In 1964, the American horror director Roger Corman was here in the UK to begin work on what would be his eighth and final screen adaptation of a story by Edgar Allen Poe. The film was The Tomb Of Ligeia, which was based upon Poe’s 1838 short story Ligeia. This story may well have been written and published before Poe’s far more famous other literary works came along, but it remains one of his darkest and most tragic tales.
It’s hard to imagine anyone other than Vincent as Verden Fell. Screenshot by me.
Roger would once again be reunited with Vincent Price on this film. Vincent had become Roger’s regular leading man in the previous Poe films he had made. Although much older than the character in Poe’s story, Vincent never the less suits the role of Verden Fell perfectly, and it is very difficult to imagine anyone else other than him in the role. It was very nearly the case though that Vincent wasn’t cast in the lead role.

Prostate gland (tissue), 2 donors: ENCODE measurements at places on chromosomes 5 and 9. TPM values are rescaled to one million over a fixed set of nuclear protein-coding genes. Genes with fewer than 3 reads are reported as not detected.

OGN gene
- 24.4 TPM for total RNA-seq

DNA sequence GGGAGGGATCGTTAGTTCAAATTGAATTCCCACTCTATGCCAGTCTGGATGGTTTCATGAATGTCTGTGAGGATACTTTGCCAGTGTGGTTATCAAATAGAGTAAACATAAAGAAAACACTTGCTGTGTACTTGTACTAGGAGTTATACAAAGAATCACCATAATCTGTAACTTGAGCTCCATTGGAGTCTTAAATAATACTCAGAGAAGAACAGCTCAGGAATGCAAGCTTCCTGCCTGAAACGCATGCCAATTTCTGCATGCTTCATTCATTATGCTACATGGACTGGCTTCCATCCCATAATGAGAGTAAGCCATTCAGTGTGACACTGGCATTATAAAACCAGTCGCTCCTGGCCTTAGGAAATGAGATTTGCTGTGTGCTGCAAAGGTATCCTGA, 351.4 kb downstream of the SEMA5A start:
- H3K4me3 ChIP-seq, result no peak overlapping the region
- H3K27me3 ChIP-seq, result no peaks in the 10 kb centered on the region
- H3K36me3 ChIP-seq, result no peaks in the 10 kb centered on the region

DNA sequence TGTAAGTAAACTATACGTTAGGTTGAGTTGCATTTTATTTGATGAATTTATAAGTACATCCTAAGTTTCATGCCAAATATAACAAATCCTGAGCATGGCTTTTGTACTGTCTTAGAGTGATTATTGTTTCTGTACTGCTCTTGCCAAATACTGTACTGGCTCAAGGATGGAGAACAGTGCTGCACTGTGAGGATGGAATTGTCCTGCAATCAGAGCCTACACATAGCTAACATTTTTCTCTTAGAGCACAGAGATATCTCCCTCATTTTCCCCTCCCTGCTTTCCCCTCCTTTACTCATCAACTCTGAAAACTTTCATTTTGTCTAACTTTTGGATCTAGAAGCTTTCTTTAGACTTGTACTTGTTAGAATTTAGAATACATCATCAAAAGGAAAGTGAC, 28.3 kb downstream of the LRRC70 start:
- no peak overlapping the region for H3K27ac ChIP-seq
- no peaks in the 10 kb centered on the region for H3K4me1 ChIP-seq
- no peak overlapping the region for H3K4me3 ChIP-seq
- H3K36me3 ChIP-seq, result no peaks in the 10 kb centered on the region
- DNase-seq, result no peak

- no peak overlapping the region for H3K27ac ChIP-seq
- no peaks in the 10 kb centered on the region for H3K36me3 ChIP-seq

Both Roger Corman and screenwriter Robert Towne(later to find fame as the writer of Chinatown)were actually against Vincent taking the role due to his age. Roger Corman wanted Richard Chamberlain to take the role instead. Vincent’s casting ended up becoming a condition of the films production company AIP(American-International Pictures) in investing in the film, and so he was cast as the lead. Vincent was of course such a big name at the time, and he had become so linked to the horror genre and to these Poe films, that he was massive draw for audiences when these films were released. He also fit this material perfectly and had done so ever since he was cast in the 1946 Gothic drama Dragonwyck. He brings an emotional depth to the role of Verden Fell that I don’t think would have been there if another actor had been cast.